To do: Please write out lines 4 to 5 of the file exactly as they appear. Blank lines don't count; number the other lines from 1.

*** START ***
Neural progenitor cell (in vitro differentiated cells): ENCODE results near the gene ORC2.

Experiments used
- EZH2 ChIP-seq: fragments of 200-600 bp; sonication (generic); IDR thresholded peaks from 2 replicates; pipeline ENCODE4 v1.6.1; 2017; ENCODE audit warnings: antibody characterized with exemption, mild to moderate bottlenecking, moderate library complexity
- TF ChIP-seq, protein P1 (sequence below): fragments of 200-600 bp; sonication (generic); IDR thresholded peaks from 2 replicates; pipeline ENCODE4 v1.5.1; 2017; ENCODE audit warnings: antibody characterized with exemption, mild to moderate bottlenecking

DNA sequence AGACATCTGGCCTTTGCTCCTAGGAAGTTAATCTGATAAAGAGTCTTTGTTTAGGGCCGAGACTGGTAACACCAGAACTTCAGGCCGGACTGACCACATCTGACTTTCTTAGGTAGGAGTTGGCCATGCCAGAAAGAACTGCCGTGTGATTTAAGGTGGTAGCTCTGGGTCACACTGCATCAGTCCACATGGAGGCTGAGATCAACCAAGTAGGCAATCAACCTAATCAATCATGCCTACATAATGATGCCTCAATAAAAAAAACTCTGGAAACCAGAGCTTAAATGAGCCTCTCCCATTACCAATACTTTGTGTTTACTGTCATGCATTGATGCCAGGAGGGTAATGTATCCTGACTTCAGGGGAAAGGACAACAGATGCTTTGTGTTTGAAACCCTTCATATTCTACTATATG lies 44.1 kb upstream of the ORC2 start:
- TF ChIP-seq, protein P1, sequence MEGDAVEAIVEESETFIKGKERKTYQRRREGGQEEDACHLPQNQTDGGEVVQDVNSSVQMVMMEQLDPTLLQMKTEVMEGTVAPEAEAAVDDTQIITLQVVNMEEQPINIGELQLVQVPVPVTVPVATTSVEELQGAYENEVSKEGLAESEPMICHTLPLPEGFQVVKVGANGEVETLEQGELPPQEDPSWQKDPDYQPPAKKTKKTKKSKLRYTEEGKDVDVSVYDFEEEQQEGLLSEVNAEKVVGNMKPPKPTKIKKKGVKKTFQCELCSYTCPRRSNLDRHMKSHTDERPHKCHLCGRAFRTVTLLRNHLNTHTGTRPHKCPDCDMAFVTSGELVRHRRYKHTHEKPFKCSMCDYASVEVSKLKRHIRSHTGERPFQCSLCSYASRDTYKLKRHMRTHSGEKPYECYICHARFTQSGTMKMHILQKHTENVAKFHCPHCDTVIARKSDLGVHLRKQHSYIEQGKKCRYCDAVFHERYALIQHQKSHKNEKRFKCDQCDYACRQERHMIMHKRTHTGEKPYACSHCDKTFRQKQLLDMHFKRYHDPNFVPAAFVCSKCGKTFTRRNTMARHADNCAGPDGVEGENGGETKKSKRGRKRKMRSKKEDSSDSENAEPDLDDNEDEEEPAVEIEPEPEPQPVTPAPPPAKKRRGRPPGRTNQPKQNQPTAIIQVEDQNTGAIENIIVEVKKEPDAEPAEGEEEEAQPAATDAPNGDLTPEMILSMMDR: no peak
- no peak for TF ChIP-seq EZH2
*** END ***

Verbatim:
- TF ChIP-seq, protein P1 (sequence below): fragments of 200-600 bp; sonication (generic); IDR thresholded peaks from 2 replicates; pipeline ENCODE4 v1.5.1; 2017; ENCODE audit warnings: antibody characterized with exemption, mild to moderate bottlenecking

DNA sequence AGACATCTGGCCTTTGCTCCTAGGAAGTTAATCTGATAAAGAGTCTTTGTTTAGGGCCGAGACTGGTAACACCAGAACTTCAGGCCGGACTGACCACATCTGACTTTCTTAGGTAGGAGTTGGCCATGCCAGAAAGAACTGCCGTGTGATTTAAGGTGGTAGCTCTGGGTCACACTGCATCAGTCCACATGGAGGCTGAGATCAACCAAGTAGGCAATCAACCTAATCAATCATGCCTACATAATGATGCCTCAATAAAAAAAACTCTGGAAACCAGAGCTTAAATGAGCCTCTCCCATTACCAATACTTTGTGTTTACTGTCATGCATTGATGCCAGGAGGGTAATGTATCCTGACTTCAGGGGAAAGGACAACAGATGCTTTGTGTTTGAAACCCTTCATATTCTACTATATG lies 44.1 kb upstream of the ORC2 start: